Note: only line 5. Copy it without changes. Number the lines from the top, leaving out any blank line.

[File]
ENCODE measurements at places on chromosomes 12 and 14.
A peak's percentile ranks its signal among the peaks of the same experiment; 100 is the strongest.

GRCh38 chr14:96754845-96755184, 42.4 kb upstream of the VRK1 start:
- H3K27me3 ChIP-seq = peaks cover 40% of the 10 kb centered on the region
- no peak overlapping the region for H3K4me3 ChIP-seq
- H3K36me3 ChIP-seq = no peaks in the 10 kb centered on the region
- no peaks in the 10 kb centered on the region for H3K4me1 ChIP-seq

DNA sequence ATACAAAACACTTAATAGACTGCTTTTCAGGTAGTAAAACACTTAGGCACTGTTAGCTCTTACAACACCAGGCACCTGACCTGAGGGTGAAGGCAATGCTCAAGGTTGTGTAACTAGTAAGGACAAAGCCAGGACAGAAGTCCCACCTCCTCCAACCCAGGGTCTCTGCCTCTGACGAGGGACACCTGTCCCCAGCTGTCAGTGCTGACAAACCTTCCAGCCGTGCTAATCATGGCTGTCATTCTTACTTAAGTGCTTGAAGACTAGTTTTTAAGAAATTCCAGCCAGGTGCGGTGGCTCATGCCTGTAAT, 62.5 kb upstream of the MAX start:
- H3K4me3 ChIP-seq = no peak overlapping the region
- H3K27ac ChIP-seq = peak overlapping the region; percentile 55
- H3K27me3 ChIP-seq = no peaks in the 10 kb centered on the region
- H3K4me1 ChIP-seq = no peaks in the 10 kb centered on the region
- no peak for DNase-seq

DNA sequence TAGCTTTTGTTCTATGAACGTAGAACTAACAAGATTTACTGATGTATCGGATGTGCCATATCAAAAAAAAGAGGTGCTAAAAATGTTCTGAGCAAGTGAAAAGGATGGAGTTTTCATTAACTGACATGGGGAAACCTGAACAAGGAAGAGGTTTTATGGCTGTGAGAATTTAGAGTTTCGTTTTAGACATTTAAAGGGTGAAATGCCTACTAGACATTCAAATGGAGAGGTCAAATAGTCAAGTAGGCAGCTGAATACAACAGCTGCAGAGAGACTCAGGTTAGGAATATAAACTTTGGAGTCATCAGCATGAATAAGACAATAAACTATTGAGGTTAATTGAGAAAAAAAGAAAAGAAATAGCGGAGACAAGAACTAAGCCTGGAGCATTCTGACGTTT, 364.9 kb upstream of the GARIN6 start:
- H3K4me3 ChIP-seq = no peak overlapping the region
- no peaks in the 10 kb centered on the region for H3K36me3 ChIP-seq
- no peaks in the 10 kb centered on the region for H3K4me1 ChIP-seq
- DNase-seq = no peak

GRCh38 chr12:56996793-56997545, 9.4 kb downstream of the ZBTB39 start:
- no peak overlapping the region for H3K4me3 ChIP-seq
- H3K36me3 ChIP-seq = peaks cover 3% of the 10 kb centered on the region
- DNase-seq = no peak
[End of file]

- no peak overlapping the region for H3K4me3 ChIP-seq